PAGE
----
7709 Skyhill Dr, Los Angeles, CA 90068

7709 Skyhill Dr, Los Angeles, CA 90068

4 Beds

3 Baths

2892 SF

Priced At $900,000

Skyhill Studios: Where Rock Royalty Recorded

Oklahoma-native son LEON RUSSELL became an in-demand 1960s Los Angeles “session musician” who quickly made the jump to rock-star status later in the decade. A businessman as well, he formed his own record label, built three recording studios—one in Los Angeles at his home at 7709 Skyhill Drive—and later, two in Oklahoma, to write, record, and produce for himself and other artists.

“Skyhill Studios,” which he built in the summer of 1965 inside his Hollywood Hills home at 7709 Skyhill Dr., was inspired by the home recording studios he’d seen and worked in at the homes of Ernie Kovacs, Gary S. Paxton, and Les Paul. Russell hired J.J. Cale (who later wrote the classic rock hits “Cocaine” and “After Midnight”) as his in-home studio manager. Russell—with help from half the Beatles and nearly all of the Rolling Stones—recorded most of his first solo album at Skyhill. Also appearing on the record were rock giants Eric Clapton and Steve Winwood.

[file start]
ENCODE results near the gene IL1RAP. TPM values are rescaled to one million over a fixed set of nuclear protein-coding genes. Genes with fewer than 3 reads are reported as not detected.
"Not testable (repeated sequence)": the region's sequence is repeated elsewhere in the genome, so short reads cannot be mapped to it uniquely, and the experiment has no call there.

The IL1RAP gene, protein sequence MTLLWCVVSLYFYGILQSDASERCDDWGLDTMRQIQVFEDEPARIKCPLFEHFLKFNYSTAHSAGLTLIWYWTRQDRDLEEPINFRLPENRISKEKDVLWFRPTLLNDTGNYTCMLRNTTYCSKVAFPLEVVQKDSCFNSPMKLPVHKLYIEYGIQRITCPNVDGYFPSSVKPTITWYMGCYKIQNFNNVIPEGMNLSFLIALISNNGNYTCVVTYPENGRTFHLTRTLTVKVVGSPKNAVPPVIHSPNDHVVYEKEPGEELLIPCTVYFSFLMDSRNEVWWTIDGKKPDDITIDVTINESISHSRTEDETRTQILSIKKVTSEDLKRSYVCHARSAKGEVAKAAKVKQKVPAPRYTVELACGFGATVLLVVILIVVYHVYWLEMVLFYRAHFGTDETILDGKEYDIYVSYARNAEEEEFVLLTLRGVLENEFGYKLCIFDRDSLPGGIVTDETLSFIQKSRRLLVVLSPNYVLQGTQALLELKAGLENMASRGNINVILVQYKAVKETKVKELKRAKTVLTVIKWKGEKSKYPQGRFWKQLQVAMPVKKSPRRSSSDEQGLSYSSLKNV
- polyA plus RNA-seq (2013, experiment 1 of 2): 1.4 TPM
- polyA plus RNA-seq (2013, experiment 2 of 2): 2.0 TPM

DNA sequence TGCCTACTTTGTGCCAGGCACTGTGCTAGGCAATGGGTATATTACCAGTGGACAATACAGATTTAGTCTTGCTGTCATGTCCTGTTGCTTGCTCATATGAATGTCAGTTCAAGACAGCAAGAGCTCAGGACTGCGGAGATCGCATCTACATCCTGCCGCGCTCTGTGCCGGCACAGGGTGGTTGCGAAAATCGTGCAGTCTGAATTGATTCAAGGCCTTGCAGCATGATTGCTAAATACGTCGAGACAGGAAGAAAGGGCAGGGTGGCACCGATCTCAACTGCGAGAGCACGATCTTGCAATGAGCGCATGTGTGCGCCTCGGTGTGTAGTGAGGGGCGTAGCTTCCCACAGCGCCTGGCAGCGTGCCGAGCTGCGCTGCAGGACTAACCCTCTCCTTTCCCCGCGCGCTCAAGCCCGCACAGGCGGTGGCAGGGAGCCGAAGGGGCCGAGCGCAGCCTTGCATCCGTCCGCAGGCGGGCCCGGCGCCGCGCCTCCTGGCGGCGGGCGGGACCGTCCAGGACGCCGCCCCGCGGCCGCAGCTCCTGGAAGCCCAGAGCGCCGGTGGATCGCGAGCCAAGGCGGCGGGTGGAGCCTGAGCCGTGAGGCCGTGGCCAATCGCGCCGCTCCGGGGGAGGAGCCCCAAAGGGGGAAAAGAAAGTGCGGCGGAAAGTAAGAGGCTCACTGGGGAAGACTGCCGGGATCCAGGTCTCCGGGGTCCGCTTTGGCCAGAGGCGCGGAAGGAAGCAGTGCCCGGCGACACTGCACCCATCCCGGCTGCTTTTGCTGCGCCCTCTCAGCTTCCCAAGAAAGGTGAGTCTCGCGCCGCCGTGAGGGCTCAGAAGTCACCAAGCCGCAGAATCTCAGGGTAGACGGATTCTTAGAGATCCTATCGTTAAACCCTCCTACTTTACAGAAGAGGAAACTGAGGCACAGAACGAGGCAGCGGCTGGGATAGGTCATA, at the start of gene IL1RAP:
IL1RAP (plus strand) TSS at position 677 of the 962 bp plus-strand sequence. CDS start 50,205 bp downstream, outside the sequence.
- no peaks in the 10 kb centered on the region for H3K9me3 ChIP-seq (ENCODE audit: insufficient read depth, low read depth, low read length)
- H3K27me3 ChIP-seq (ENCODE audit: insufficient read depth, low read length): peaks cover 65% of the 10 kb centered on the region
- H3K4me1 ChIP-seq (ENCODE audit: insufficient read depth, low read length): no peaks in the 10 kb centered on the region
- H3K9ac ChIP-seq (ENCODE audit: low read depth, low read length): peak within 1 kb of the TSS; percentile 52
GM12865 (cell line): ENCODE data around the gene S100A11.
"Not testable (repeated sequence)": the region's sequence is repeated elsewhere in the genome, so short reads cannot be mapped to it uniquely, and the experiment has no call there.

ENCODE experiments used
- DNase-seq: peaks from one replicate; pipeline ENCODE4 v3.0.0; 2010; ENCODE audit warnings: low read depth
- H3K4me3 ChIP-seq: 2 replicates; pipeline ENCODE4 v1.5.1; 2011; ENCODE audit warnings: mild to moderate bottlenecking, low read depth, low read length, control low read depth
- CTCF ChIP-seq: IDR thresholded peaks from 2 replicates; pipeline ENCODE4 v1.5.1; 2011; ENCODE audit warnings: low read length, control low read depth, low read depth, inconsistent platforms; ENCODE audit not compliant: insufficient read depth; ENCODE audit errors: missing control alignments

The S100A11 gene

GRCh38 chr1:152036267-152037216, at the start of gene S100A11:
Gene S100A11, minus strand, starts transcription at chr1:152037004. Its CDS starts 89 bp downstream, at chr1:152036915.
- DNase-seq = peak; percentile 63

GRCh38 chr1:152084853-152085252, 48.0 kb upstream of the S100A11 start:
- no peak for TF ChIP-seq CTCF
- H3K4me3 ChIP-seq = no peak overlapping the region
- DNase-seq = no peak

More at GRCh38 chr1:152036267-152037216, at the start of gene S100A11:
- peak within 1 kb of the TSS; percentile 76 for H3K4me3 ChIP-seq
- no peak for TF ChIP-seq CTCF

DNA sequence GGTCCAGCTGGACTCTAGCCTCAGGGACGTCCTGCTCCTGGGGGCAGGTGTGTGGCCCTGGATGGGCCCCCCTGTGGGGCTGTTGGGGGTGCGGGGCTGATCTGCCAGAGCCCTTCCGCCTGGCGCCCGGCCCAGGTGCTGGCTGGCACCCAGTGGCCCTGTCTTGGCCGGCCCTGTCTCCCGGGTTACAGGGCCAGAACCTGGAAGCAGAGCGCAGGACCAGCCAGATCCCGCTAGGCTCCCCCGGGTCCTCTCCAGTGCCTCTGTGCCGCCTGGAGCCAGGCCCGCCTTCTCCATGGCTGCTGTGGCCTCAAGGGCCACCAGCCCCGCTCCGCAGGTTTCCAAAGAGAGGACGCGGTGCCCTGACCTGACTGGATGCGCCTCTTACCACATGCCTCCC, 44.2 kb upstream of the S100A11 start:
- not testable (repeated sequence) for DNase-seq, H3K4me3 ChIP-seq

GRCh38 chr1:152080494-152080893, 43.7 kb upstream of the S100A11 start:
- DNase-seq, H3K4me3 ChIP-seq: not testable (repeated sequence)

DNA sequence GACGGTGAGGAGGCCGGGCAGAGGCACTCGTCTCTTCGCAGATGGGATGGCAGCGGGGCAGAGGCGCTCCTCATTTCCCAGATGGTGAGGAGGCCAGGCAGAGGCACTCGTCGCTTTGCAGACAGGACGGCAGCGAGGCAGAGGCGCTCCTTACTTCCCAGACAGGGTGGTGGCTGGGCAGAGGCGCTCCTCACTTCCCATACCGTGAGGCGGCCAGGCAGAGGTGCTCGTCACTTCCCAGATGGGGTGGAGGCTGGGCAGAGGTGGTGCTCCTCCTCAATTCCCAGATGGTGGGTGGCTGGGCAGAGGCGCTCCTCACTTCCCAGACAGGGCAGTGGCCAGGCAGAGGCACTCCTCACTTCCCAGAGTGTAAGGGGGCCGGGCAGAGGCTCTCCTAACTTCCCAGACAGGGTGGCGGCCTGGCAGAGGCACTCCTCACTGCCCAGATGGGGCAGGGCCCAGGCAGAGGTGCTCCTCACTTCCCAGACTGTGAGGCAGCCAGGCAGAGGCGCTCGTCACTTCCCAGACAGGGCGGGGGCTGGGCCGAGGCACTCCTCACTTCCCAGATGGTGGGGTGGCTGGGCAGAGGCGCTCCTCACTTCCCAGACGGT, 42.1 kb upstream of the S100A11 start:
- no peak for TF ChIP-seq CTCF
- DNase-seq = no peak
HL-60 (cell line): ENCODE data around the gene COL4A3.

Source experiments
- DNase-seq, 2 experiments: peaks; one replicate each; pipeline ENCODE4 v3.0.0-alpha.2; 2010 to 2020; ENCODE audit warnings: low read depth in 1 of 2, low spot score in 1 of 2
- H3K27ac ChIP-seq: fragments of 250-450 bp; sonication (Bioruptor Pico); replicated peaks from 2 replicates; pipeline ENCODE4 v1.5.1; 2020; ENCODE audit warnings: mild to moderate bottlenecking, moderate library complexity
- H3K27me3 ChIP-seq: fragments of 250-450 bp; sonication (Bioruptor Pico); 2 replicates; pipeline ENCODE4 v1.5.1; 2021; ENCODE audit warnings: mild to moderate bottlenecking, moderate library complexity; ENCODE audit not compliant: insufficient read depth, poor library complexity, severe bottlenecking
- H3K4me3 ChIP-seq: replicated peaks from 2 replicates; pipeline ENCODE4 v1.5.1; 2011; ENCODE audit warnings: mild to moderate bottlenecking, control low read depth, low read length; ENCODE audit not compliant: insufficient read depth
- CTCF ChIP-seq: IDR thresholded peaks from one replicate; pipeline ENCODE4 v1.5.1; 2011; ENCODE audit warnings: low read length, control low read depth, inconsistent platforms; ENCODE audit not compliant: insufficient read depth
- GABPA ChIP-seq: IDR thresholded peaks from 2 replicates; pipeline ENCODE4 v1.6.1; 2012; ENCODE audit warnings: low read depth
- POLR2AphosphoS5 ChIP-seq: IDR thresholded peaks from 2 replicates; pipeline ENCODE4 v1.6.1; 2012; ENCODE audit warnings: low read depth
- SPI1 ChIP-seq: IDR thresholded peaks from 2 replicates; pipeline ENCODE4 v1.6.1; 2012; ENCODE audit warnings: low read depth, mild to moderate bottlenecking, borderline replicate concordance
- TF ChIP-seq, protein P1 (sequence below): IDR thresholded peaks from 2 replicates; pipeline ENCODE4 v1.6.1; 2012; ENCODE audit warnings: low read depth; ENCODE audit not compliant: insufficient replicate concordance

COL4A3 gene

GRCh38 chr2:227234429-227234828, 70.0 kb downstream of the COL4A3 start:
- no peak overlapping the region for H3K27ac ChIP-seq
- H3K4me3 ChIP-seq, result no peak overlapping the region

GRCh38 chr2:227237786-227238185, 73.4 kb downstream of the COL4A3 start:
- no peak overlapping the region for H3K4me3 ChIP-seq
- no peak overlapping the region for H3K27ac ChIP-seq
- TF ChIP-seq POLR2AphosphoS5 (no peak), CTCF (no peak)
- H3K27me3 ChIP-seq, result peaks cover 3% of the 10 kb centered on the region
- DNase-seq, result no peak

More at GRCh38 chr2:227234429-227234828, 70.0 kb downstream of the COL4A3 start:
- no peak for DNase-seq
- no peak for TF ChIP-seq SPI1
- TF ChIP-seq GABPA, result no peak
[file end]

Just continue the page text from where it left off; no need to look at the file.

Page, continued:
Hits piled-up for Russell; some he recorded himself, like “Tight Rope” (his biggest single from his second solo album, “Carney”), “A Song for You,” and “Stranger in a Strange Land,” and others he penned, like “Super Star,” were made famous other artists, like The Carpenters, “Masquerade” which was performed by George Benson, and “Delta Lady” which was sung by Joe Cocker.

Evidence of the recording activity at Skyhill included double-walls, sound-proofing, and elaborate electrical wiring. The house is, to this day, a 2,892 sq.ft. 4BR/3BA two-story home, and different instruments were reportedly set-up in various places, i.e., drums in the den, vocals upstairs in a bedroom, and keyboards in the living room. An upstairs bathroom was the reverb chamber. Another bedroom served as a control room. Where—and when—anybody slept is a good guess. J.J. Cale said in a 1982 interview with Rolling Stone magazine that the first legitimate session at Skyhill Studios took place in August of 1965 for country legend Glen Campbell, and that “the neighbors thought the Hell’s Angels lived at Skyhill because of all the cars, motorcycles, and loud music at all hours of the day and night.”

Ultimately Russell removed his studio equipment from Skyhill and shipped it to Oklahoma when he relocated back to Tulsa. In December of 1972, Leon sold 7709 Skyhill to a close friend and business associate, Diane Sullivan, in whose Trust the house is currently held.

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7709 Skyhill Dr 2 Los Angeles CA 90068

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